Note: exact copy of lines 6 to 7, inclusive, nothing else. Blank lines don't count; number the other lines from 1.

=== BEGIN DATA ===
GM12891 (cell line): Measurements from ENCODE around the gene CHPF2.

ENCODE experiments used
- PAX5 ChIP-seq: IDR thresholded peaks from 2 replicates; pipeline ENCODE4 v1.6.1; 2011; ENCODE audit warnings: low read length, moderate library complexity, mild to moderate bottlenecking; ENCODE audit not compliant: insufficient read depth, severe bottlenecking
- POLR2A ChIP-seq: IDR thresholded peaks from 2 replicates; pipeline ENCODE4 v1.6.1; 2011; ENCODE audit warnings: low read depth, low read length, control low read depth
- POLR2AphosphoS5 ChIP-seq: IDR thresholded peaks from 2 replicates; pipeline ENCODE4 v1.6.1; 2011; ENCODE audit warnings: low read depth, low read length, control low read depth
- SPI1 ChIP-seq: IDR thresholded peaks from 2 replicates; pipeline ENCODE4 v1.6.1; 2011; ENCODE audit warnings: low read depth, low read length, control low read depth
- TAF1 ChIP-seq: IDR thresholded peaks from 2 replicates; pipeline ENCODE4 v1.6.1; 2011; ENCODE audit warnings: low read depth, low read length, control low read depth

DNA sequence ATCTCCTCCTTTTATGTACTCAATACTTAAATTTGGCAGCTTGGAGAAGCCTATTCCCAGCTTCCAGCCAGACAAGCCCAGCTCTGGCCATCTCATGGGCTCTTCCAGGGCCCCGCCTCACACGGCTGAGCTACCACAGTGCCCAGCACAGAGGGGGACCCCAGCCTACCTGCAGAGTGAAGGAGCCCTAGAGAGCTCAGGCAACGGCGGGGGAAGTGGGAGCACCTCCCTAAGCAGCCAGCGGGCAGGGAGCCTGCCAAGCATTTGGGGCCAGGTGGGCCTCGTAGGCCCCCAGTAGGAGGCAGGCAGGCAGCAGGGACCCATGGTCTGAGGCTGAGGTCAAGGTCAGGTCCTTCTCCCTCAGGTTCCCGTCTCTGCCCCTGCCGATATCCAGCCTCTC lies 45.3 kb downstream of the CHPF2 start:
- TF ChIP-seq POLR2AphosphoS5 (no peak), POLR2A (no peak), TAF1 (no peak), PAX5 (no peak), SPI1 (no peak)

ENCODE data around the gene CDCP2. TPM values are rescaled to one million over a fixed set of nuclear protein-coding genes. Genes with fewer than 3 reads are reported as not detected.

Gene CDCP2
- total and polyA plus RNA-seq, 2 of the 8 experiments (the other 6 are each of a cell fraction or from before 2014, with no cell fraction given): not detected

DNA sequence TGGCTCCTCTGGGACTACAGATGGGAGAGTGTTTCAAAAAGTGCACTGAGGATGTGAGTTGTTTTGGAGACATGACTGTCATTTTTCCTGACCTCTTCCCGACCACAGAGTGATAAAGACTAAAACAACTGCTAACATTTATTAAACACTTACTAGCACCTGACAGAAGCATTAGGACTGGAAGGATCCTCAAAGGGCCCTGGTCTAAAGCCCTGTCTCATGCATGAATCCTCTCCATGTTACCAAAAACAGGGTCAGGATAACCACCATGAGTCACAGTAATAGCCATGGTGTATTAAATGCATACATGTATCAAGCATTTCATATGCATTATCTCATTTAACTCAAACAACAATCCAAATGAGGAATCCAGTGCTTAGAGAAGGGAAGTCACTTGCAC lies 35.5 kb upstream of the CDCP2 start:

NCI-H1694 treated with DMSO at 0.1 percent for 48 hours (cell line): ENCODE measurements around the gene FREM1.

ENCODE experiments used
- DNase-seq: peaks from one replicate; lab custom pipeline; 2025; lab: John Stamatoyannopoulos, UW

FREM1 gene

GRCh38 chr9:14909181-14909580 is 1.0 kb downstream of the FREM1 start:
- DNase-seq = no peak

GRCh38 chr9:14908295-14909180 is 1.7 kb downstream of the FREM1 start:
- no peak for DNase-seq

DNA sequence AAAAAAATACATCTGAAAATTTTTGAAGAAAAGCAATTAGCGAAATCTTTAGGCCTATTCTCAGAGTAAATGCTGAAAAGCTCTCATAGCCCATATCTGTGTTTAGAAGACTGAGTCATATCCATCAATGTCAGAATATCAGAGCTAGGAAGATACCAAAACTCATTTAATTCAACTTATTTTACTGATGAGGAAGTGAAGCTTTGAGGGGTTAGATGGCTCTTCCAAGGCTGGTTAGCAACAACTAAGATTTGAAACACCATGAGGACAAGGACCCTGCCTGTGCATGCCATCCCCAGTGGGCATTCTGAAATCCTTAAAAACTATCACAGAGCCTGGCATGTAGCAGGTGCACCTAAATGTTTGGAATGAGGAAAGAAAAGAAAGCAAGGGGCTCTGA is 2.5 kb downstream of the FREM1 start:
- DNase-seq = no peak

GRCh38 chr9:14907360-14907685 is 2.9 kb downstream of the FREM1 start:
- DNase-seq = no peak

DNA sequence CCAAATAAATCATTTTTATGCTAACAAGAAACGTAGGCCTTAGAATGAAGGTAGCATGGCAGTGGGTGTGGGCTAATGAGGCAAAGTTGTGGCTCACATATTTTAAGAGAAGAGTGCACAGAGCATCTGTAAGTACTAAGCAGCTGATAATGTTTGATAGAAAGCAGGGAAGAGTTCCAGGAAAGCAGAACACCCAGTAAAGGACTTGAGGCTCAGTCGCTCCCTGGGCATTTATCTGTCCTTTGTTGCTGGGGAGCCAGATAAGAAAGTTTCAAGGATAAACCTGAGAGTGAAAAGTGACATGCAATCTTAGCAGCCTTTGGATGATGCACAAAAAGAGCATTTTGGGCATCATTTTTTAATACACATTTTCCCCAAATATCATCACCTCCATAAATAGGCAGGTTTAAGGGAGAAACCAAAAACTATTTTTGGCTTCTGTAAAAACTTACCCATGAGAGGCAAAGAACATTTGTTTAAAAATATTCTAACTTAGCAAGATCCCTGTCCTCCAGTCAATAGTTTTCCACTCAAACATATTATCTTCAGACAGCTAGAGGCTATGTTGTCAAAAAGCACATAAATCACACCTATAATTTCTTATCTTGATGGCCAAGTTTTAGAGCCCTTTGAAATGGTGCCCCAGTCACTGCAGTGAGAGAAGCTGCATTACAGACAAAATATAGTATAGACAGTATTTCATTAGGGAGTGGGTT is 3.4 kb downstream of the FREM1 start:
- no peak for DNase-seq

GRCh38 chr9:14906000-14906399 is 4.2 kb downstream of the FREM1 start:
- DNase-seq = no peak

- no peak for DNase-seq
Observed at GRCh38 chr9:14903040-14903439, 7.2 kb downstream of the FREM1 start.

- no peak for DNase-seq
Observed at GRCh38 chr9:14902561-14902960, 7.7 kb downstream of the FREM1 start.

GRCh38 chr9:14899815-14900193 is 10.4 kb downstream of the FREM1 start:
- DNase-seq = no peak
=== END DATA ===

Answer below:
- SPI1 ChIP-seq: IDR thresholded peaks from 2 replicates; pipeline ENCODE4 v1.6.1; 2011; ENCODE audit warnings: low read depth, low read length, control low read depth
- TAF1 ChIP-seq: IDR thresholded peaks from 2 replicates; pipeline ENCODE4 v1.6.1; 2011; ENCODE audit warnings: low read depth, low read length, control low read depth